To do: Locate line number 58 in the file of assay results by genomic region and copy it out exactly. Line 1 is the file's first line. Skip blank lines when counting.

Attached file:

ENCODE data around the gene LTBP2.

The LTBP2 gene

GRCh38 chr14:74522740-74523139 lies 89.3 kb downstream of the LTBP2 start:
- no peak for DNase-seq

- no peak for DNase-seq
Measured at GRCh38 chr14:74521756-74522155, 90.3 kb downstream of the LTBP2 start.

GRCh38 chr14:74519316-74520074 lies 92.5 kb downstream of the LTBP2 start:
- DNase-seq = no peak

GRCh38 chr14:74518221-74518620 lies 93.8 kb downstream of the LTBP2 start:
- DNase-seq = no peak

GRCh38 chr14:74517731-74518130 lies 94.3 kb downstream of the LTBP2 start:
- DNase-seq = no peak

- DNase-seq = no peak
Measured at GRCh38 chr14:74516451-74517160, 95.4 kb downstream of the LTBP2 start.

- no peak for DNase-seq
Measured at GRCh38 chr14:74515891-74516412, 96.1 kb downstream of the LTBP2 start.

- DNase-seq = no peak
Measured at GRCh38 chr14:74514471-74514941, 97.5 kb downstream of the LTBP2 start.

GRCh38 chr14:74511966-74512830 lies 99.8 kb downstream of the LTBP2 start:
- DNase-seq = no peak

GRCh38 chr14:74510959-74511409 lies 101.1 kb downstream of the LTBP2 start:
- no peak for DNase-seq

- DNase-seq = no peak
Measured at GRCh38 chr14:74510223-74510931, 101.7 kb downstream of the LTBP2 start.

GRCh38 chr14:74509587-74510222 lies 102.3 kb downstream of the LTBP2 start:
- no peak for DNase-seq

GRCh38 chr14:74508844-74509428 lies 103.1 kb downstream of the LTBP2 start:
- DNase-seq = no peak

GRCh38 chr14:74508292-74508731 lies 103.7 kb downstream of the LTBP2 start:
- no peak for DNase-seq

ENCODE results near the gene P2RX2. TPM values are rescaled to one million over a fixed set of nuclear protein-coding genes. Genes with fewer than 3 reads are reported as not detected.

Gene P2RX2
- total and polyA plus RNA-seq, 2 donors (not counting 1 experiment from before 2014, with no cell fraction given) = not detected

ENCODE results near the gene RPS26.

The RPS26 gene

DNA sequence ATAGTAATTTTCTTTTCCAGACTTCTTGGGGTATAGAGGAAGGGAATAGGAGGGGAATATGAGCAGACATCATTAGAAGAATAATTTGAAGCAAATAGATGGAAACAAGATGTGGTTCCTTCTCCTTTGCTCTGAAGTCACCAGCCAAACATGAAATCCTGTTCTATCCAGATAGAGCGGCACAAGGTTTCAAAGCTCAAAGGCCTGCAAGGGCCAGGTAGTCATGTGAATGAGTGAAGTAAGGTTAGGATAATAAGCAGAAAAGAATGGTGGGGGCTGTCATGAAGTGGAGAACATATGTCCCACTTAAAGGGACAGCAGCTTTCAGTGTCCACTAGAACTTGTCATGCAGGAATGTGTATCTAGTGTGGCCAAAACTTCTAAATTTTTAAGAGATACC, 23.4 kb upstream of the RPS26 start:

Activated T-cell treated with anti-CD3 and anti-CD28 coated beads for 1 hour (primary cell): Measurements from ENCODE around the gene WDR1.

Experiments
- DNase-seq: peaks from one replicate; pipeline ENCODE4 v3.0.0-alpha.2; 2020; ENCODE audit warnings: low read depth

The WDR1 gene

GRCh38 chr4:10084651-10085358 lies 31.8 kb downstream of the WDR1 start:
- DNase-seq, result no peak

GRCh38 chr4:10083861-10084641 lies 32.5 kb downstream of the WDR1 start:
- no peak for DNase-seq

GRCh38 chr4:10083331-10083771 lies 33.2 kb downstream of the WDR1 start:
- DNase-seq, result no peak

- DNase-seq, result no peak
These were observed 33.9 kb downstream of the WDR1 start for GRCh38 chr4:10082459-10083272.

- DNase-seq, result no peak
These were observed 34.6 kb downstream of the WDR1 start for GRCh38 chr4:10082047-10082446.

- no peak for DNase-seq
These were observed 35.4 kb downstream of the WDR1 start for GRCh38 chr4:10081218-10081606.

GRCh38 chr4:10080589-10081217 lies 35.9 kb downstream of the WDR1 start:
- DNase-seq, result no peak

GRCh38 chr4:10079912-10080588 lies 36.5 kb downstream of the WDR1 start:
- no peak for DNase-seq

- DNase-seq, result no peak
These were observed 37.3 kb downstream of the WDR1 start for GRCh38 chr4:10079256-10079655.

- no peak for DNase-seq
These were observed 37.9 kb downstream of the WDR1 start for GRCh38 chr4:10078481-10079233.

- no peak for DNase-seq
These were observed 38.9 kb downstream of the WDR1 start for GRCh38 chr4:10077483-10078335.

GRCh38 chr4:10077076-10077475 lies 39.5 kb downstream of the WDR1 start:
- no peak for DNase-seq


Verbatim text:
These were observed 37.3 kb downstream of the WDR1 start for GRCh38 chr4:10079256-10079655.